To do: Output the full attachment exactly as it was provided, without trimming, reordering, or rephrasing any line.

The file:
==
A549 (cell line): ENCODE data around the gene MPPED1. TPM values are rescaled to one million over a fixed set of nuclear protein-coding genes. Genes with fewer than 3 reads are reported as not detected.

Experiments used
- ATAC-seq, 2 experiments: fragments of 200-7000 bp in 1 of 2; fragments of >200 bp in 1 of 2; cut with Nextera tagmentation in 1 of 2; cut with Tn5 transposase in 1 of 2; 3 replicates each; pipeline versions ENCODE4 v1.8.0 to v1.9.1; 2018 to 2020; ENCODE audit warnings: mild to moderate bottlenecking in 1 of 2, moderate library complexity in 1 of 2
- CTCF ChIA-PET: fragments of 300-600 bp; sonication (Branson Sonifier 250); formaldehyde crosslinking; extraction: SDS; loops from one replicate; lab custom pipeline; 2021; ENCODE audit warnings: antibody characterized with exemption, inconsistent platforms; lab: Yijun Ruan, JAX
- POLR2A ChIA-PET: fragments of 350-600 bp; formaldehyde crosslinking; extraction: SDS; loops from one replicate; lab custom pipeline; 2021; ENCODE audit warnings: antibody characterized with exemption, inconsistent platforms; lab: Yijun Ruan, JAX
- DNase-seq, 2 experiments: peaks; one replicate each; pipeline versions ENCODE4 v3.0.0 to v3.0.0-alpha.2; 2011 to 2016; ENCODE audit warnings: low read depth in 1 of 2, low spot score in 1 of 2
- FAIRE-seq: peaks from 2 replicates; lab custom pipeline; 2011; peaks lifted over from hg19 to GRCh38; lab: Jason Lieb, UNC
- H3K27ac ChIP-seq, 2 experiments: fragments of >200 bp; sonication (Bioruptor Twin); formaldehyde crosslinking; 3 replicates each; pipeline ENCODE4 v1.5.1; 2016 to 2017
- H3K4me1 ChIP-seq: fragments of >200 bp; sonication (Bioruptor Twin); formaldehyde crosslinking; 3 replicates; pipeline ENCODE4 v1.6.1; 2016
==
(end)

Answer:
A549 (cell line): ENCODE data around the gene MPPED1. TPM values are rescaled to one million over a fixed set of nuclear protein-coding genes. Genes with fewer than 3 reads are reported as not detected.

Experiments used
- ATAC-seq, 2 experiments: fragments of 200-7000 bp in 1 of 2; fragments of >200 bp in 1 of 2; cut with Nextera tagmentation in 1 of 2; cut with Tn5 transposase in 1 of 2; 3 replicates each; pipeline versions ENCODE4 v1.8.0 to v1.9.1; 2018 to 2020; ENCODE audit warnings: mild to moderate bottlenecking in 1 of 2, moderate library complexity in 1 of 2
- CTCF ChIA-PET: fragments of 300-600 bp; sonication (Branson Sonifier 250); formaldehyde crosslinking; extraction: SDS; loops from one replicate; lab custom pipeline; 2021; ENCODE audit warnings: antibody characterized with exemption, inconsistent platforms; lab: Yijun Ruan, JAX
- POLR2A ChIA-PET: fragments of 350-600 bp; formaldehyde crosslinking; extraction: SDS; loops from one replicate; lab custom pipeline; 2021; ENCODE audit warnings: antibody characterized with exemption, inconsistent platforms; lab: Yijun Ruan, JAX
- DNase-seq, 2 experiments: peaks; one replicate each; pipeline versions ENCODE4 v3.0.0 to v3.0.0-alpha.2; 2011 to 2016; ENCODE audit warnings: low read depth in 1 of 2, low spot score in 1 of 2
- FAIRE-seq: peaks from 2 replicates; lab custom pipeline; 2011; peaks lifted over from hg19 to GRCh38; lab: Jason Lieb, UNC
- H3K27ac ChIP-seq, 2 experiments: fragments of >200 bp; sonication (Bioruptor Twin); formaldehyde crosslinking; 3 replicates each; pipeline ENCODE4 v1.5.1; 2016 to 2017
- H3K4me1 ChIP-seq: fragments of >200 bp; sonication (Bioruptor Twin); formaldehyde crosslinking; 3 replicates; pipeline ENCODE4 v1.6.1; 2016